Omri Casspi is coming off arguably his worst season as an NBA player.
It was certainly his most frustrating. It is also probably the best thing that could have happened to him.
That may sound like a contradiction, but in Casspi’s case, it is the reality.
Had he not experienced such a dejecting 2016/17 campaign during which he played a mere total of 36 games for three different teams, twice sitting out significant time due to injury, Casspi would not have joined the Golden State Warriors last week.
The first Israeli to play in the NBA agreed to a one-year deal with the reigning champions for a veteran’s minimum of $2.1 million.
Casspi entered 2016/17 knowing it would be a season that could end up shaping the rest of his career.
His two-year $6 million contract with the Sacramento Kings was due to end in the summer of 2017 and the forward was hoping to build on an excellent 2015/16 in which he registered career-high averages in points (11.8 per game), rebounds (5.9), minutes (27.2) and three-point percentage (40.9%), ranking him 12th in the league in accuracy from beyond the arc.
He knew that if he can build on his growth in the previous campaign, he would be in line for a big pay day due to the spike in the salary cap thanks to the NBA’s new multi-billion TV deal.
But nothing went Casspi’s way. He quickly fell out of favor with new Sacramento coach Dave Joerger and was sidelined for a month with a calf injury before being traded to New Orleans in February. Casspi was waived by the Pelicans just six days after joining the franchise, breaking his right thumb during his one and only appearance.
After three weeks without a team, Casspi was picked up by Minnesota and played for the Wolves in 13 games to finish the season. In all, he averaged 5.2 points on 47 percent shooting in 17.9 minutes per game.
Casspi’s poor season meant his stock dropped significantly, and the prospect of receiving an eight-figure contract was no longer realistic.
That opened the door for the Warriors.
Omri may have turned down an offer for double the salary from a lottery team, but he would almost certainly have favored a long-term deal for four or even five times the amount offered by Golden State had it been on the table.
“There is no doubt that had I been coming off a career season this may not have happened for several reasons,” said Casspi during an exhibition session conducted by his shooting coach David Thorpe at Tel Aviv University last week.
“When the owner calls you a minute after midnight on July 1 when teams are officially allowed to begin negotiations with players and says that you are the first player he is calling, that means a lot. Hopefully this time next year, I’ll be here with the Larry O’Brien NBA Championship Trophy.”
Casspi added that one of the reasons he wanted to play for the Warriors is due to their special blend of team basketball, which he believes will favor his game.
With a star-studded roster considered to be one of the best of all-time, including Kevin Durant, Steph Curry, Klay Thompson and Draymond Green, Casspi is set to receive plenty of open looks, especially from beyond the arc.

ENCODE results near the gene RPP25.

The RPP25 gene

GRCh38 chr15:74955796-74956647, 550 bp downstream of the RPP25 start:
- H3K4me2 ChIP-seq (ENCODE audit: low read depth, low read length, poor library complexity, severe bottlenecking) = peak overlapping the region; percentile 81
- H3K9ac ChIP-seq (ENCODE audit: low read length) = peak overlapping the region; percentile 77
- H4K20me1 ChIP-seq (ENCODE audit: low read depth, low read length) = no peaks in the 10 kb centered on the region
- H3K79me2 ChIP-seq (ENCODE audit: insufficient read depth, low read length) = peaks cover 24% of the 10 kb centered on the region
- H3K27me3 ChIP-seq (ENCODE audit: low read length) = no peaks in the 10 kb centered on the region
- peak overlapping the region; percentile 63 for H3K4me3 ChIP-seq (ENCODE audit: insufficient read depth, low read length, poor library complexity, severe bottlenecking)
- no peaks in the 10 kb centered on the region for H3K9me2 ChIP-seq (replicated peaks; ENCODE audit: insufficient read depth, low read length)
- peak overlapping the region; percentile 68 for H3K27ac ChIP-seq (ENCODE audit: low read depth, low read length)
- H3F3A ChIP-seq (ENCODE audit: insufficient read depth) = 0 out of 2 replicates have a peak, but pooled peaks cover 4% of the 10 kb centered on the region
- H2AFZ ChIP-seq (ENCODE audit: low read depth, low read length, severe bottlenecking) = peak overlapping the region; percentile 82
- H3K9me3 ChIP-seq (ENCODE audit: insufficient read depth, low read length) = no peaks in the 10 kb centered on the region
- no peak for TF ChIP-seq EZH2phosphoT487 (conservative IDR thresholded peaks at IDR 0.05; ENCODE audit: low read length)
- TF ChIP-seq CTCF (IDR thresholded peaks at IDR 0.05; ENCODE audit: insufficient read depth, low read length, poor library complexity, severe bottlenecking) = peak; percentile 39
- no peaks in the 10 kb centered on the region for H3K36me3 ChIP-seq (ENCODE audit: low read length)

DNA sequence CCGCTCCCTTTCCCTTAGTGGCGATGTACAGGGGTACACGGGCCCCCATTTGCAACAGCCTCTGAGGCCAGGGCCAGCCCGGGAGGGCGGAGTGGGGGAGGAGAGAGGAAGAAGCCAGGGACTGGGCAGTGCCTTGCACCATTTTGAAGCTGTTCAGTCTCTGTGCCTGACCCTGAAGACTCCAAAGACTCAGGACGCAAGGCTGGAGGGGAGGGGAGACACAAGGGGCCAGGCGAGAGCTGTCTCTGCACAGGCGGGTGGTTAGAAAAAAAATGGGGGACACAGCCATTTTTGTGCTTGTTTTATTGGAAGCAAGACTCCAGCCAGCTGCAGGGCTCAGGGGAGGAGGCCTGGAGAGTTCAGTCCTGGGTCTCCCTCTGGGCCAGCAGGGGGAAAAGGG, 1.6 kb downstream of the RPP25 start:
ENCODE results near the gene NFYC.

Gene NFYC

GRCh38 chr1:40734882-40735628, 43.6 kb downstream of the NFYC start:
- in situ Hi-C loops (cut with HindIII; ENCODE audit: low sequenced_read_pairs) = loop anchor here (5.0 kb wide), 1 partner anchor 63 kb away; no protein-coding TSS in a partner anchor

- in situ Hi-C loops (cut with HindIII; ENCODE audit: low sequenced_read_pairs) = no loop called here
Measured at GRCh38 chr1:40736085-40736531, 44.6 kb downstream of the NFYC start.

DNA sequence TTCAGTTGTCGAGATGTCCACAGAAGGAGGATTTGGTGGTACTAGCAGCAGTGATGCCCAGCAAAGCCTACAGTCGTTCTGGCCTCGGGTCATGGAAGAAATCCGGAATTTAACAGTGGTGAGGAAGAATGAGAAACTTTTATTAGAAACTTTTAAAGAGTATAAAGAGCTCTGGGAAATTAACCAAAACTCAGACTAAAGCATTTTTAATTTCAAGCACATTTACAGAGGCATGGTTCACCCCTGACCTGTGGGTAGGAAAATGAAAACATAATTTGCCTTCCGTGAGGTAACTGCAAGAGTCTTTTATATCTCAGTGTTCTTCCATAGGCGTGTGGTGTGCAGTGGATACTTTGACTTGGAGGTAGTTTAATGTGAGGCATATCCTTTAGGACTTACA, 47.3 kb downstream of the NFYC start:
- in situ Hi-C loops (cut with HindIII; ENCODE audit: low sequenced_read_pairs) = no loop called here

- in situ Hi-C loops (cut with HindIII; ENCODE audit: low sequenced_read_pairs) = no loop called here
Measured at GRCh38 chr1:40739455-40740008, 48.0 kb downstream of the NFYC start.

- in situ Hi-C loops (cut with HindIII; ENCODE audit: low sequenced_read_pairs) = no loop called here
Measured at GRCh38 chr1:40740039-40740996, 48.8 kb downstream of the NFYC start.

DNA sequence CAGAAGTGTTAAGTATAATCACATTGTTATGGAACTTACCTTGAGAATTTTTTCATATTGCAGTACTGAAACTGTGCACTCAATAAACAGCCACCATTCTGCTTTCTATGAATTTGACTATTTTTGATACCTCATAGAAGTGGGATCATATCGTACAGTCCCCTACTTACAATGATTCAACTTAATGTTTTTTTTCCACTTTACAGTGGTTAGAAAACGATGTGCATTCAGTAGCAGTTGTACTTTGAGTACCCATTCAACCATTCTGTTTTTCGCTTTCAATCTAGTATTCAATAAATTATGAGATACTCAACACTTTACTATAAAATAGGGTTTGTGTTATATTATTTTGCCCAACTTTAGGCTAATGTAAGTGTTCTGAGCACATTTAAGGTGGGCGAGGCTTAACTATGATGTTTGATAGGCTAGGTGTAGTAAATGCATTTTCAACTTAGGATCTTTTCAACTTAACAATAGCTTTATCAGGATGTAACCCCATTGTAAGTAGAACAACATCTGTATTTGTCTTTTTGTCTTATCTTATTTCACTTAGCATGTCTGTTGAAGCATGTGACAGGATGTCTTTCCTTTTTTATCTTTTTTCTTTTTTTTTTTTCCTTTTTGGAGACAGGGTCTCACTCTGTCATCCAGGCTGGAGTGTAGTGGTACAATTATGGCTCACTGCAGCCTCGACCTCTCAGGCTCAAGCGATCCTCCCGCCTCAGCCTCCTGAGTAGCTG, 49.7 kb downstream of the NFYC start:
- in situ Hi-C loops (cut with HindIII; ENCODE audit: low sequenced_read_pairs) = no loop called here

After struggling from three-point range at the start of his career, Casspi began focusing on shooting from distance in the summer of 2013 and the fruits of his labor are what have led him to the Warriors.
He has averaged 40.1 percent from three over the past three seasons, one of only 13 players in the league to do so.
Two of those players will be his teammates next season, the prolific sharpshooting duo of Curry and Thompson.
“He’s a proven player. He’s a really good player. So I didn’t know we’d be able to get him for that, but timing is everything in this league,” Warriors coach Steve Kerr told The Mercury News in his first comment on Casspi’s addition.
“Sometimes it’s just the right time for the player and the team. I love the way he plays. He’s a proven three-point shooter with deep range, great cutter, moves without the ball, going to fit right in with our offense.”
Kerr surely remembers well Casspi’s career night against the Warriors in December 2015. The career-high 36 points and improbable shooting duel with Curry in Oakland was remarkable by any measure. Casspi hit 13-of-18 field goal attempts, including 9-of-12 from three-point range, while also taking six rebounds in 35 minutes on court.
The most memorable part of Casspi’s night came in the final three minutes and 15 seconds of the first half when he traded three-pointers with Curry to the amazement of everyone watching.
Casspi scored four triples to Curry’s five, with the two combining for 29 of the game’s 31 points during that stretch.
It has basically been downhill for Casspi ever since, but his career has been a roller-coaster throughout. Nevertheless, he has never given up on his NBA dream and will be entering his ninth season in the league.
The average NBA career lasts around five seasons. The 2009 draft in which Casspi was selected was excellent by any standard and included the likes of Curry, James Harden and Blake Griffin.
But still, a third of the first-round selections in that draft are no longer in the NBA, highlighting Casspi’s achievement.
From his first day in the league, Casspi spoke about his wish to play for a winning team. But success on a team-level has eluded him to such an extent that there is no other player in the league who has made as many regular season appearances without playing in the playoffs. In fact, Casspi is ranked seventh all-time in that uncomplimentary list with 499 games to his name without playing in the post-season.
That drought is finally set to end next season, assuming of course Casspi proves himself as a worthy bench player in the regular season.
None of this would have been possible had Casspi been coming off a better season.
“This is a dream come true,” said Casspi. “When Kevin Durant sends you a welcome text message, that makes everything worthwhile. I can’t wait to get started.”